Saijan aka Drumsticks
The curious looking vegetables you see above are, for fairly obvious reasons, popularly known, in English, as drumsticks. I have seen many, many recipes using these over the years, but it took many years for me to try it because they have not yet gained much of a foothold in North America. As yet. If you are able to source these locally, it is well worth trying out this interesting ingredient.
What are Drumsticks, or Saijan?
Drumsticks are the seedpod of a particular tree and are widely eaten in India as well as Thailand, Cambodia and the Philippines. The roots and leaves of the tree are also eaten and, in fact, the tree is sometime known as the ‘Horseradish tree’ because the roots are said to have a similar flavor.
The English name ‘drumstick’ seems to be quite widely used in India but, in Hindi, the name is ‘Saijan’ or ‘Sajan’. The vegetable is also called ‘Shinga’, ‘Sejanki ki phali’, or ‘Seeng’ and the botanical name for the tree is Moringa oleifera. Strictly speaking, these seedpods should more accurately be termed a fruit rather than a vegetable but like the tomato, it is used as a ‘vegetable’ and thus I have used that designation in this post.
As you can see, the interior of the pod contains a whitish pulp with little seeds. It may not be apparent in my photograph but the outer skin is very thick and fibrous and, for all intents and purposes, is completely inedible. One source, in fact, confidently stated that the skin is always too tough to consume no matter the age of the pods but I also came across one recipe using some (very long) juvenile ones that suggested otherwise. This has not been true with any I have cooked.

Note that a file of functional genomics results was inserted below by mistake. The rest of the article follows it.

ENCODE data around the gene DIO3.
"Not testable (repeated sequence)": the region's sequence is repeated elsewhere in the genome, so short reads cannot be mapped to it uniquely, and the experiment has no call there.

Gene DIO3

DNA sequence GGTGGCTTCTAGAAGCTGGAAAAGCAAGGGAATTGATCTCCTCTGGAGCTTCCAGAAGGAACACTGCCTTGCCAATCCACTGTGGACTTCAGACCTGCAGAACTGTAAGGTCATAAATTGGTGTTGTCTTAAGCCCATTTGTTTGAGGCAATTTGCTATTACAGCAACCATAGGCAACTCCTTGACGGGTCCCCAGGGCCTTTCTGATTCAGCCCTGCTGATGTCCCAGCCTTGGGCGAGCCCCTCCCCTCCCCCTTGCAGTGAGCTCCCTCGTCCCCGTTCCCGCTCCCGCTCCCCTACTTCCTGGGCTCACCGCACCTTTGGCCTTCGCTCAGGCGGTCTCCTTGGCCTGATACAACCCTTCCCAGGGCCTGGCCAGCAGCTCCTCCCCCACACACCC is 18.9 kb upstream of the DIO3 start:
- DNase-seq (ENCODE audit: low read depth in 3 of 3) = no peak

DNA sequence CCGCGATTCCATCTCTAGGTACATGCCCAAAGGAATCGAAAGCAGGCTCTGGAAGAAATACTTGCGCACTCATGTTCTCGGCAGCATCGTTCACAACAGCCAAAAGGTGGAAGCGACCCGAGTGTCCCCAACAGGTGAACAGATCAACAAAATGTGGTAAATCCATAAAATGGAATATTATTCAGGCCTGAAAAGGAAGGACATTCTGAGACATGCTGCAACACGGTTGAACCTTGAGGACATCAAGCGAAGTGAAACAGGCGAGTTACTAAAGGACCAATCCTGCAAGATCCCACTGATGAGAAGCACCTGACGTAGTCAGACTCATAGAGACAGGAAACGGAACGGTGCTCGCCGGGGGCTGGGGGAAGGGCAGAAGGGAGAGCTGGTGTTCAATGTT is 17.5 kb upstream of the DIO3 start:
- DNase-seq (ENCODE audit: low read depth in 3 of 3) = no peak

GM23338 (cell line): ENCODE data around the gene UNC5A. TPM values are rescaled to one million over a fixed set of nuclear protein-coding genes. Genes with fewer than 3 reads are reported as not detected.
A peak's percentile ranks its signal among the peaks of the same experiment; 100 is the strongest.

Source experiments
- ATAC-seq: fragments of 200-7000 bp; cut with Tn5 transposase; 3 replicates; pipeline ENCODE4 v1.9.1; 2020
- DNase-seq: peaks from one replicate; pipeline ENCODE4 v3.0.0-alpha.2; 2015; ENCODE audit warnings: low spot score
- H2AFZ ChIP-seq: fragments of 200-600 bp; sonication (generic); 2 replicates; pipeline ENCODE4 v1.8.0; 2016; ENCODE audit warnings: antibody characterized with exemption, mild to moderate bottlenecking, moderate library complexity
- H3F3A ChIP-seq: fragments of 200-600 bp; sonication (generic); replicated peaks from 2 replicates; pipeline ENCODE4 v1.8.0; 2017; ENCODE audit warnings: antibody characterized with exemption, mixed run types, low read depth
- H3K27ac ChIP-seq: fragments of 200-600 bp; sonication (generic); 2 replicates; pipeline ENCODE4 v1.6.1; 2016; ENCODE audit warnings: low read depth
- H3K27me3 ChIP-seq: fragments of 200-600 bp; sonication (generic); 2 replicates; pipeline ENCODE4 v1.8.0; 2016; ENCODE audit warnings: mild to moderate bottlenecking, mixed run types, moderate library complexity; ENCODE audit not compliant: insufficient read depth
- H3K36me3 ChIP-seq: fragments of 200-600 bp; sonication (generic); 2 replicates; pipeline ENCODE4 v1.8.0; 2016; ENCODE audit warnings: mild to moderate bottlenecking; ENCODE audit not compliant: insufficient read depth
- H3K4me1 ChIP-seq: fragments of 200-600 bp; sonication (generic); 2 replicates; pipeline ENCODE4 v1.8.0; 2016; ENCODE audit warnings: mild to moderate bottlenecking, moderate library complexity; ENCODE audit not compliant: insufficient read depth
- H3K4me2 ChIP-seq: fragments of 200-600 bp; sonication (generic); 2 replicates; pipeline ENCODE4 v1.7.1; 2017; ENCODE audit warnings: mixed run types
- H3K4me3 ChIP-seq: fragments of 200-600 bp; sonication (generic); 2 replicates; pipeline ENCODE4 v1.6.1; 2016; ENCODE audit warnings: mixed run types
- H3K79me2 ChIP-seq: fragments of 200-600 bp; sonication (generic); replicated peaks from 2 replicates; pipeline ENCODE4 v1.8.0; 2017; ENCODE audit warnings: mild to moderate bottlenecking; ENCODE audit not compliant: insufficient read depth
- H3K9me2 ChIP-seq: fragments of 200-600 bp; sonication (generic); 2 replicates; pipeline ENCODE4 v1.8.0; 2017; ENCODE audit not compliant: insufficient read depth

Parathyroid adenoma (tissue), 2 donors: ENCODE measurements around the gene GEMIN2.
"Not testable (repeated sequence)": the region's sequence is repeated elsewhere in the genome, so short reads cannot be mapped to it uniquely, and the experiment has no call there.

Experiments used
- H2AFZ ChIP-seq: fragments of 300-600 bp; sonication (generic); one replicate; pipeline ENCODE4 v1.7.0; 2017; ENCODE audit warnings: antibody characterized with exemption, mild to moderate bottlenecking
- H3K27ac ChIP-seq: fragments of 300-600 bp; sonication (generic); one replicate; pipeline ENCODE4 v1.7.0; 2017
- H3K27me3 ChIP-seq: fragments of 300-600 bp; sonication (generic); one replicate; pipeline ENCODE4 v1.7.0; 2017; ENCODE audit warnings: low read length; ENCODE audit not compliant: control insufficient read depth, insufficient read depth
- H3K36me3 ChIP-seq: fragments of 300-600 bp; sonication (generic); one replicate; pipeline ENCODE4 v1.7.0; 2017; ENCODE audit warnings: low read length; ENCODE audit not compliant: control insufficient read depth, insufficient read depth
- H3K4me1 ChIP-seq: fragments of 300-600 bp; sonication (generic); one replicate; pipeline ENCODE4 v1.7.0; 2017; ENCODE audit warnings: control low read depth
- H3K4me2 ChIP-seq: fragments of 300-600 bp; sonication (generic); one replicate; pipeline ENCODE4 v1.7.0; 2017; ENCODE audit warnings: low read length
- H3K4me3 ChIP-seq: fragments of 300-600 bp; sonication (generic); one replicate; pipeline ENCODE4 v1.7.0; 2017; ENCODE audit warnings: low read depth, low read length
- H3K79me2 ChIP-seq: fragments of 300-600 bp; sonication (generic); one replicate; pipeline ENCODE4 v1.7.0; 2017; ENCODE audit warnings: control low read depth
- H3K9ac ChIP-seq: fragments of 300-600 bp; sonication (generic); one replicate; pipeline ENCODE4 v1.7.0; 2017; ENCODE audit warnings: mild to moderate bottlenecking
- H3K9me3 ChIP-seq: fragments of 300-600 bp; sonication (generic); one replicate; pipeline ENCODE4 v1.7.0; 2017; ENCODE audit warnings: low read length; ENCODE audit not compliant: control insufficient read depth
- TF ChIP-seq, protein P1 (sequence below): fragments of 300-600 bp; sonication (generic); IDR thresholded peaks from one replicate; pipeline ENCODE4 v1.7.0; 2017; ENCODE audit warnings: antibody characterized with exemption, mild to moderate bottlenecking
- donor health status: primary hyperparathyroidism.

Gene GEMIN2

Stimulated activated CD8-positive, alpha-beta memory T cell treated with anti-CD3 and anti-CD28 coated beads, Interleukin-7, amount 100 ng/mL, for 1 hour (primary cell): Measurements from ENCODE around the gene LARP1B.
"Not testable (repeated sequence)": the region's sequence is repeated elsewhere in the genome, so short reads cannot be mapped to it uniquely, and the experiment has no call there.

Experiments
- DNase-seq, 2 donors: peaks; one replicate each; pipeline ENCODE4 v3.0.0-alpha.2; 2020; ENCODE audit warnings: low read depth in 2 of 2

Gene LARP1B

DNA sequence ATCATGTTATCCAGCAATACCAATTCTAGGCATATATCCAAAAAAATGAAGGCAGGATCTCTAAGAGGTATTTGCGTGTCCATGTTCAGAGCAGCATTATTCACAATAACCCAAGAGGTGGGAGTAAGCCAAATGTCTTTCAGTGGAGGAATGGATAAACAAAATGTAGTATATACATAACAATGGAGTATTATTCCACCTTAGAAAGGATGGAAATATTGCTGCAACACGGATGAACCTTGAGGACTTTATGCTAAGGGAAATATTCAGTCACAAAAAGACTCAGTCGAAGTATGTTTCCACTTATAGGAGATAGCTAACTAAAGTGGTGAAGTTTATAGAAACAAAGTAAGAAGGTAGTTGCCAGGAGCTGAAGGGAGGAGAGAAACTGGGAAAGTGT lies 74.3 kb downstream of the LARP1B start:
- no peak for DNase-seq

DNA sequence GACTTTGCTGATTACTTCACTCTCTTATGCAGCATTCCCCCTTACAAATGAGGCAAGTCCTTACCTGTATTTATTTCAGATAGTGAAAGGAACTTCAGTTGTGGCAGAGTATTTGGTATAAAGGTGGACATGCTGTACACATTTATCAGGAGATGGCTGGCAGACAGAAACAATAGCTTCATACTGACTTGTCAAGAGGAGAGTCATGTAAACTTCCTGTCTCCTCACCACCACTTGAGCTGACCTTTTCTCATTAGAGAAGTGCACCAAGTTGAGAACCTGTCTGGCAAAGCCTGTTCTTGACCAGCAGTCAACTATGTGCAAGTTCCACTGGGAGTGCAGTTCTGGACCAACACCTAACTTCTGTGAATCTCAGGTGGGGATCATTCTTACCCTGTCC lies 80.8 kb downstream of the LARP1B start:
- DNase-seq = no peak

Occasionally, in some recipes, the pith is cut out and cooked as a sort of puree, but the primary method of cooking and eating them is to slice the pods into sections, cook them as desired, and then eat them by sucking out the tender pith and then discarding the fibrous skin.
What does Saijan (Drumsticks) Taste Like?
I actually tasted the pith and seeds whilst still raw and they were both very pleasant. The seeds were a little bit like fresh peas or the seeds inside string beans and did not have any of the bitter taste that they are reported to have as the pods age.
The pith was fairly firm and the texture was rather like a cross between a very immature banana and a nice firm cantaloupe, though without any of the succulence. It was somewhat sweet to the taste, in the way that peas in the pod are faintly sweet, and there was a definite taste of cucumber and melon rind. After a second or two in the mouth, a mild peppery heat also developed that was quite pleasant.
When cooked, the taste has been described by some to be reminiscent of Asparagus, but I have not found that myself. Really, the overall flavor was just a milder version of the raw, but absent the slight peppery heat. The texture is pleasant, although the sections of seed pod can be a bit fiddly to eat.
How is Saijan Used?
The various parts of the Moringa Tree are claimed to have some medicinal properties, but there are few clinical studies confirming this. The pods do have a good Vitamin C content, however, and the levels remain quite high even after cooking.
In Indian cookery, the pods are used in soups, especially varieties of Rasam, and also in many curried dishes, both dry, and more heavily sauced ‘wet’ ones. They are also pickled, usually in fairly heavily spiced preparations using oil. In illustration of a sample recipe, the Drumstick Potato Masala dish pictured above is a ‘dry curry’ preparation which is particularly tasty.